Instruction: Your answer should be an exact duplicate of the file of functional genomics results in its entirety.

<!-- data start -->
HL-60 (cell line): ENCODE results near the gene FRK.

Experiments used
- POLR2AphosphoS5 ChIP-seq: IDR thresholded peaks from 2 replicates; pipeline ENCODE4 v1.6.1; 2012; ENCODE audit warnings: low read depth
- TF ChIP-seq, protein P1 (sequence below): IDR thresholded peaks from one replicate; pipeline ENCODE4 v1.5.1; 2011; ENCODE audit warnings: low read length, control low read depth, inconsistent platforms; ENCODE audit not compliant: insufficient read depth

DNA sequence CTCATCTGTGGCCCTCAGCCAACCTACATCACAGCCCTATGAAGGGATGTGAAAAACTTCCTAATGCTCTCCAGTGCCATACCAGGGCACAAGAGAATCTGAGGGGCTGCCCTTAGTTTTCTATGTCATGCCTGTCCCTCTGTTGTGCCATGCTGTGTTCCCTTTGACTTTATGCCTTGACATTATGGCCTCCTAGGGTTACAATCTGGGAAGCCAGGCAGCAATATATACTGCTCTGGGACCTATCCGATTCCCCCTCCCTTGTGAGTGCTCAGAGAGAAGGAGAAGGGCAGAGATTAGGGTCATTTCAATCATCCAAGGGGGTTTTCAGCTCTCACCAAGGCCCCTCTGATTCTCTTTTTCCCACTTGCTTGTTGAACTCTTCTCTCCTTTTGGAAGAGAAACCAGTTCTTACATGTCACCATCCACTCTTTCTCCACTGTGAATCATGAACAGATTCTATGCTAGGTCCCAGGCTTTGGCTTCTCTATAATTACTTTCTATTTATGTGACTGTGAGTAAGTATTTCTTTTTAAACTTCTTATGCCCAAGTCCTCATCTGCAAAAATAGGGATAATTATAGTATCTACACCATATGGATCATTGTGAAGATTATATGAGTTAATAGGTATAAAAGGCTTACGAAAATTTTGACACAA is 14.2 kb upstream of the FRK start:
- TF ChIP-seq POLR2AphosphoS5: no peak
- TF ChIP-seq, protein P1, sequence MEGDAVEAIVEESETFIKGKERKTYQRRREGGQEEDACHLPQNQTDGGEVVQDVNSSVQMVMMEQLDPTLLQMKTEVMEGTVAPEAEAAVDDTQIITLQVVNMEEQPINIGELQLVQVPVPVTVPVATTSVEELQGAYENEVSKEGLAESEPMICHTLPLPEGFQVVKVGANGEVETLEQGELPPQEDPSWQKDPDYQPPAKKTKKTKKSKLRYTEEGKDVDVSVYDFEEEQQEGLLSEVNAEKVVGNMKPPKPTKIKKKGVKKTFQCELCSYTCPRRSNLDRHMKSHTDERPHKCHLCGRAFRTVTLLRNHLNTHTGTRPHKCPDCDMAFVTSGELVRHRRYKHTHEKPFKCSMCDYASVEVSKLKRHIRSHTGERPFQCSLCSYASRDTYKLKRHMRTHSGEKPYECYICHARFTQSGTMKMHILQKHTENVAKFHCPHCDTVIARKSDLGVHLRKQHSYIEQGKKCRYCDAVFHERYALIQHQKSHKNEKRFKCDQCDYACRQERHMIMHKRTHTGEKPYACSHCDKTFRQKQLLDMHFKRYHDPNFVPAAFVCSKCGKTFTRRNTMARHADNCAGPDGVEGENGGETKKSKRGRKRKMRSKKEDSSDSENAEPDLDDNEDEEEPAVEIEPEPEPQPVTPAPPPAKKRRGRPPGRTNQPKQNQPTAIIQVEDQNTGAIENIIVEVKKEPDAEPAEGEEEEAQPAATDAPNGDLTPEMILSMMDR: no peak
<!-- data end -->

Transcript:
HL-60 (cell line): ENCODE results near the gene FRK.

Experiments used
- POLR2AphosphoS5 ChIP-seq: IDR thresholded peaks from 2 replicates; pipeline ENCODE4 v1.6.1; 2012; ENCODE audit warnings: low read depth
- TF ChIP-seq, protein P1 (sequence below): IDR thresholded peaks from one replicate; pipeline ENCODE4 v1.5.1; 2011; ENCODE audit warnings: low read length, control low read depth, inconsistent platforms; ENCODE audit not compliant: insufficient read depth

DNA sequence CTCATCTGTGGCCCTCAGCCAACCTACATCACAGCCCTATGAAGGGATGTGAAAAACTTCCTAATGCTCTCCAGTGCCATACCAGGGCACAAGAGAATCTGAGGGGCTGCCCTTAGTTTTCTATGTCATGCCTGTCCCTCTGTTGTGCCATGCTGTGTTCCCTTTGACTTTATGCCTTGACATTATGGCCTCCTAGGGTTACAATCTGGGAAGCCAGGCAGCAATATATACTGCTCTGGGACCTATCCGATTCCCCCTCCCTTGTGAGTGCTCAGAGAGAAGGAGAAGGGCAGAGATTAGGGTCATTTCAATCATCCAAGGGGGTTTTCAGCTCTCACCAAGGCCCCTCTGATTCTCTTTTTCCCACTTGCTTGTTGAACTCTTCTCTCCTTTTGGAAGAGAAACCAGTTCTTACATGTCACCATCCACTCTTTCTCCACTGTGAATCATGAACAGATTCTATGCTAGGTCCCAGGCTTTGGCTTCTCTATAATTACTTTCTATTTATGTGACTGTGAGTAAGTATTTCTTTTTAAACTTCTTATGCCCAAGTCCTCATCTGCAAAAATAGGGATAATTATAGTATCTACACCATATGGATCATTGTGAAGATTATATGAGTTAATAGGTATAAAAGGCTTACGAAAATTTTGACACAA is 14.2 kb upstream of the FRK start:
- TF ChIP-seq POLR2AphosphoS5: no peak
- TF ChIP-seq, protein P1, sequence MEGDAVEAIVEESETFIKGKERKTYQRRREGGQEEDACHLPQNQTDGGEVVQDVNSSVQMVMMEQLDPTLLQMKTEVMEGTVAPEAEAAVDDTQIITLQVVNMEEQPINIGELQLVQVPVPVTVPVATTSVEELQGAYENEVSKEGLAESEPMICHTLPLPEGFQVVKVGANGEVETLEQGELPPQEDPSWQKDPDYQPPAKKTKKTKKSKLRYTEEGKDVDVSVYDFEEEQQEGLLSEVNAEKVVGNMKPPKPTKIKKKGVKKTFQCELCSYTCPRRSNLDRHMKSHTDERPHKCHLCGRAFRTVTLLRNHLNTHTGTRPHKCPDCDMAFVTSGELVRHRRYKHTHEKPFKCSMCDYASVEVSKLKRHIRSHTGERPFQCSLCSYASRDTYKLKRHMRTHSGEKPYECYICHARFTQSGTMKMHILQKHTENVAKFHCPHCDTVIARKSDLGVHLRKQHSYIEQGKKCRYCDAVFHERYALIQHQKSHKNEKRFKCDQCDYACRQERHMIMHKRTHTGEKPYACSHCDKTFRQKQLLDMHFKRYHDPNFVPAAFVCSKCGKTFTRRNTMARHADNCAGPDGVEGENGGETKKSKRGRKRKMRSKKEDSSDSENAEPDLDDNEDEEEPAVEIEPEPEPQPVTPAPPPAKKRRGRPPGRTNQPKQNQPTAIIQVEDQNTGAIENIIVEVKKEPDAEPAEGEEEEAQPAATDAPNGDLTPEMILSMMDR: no peak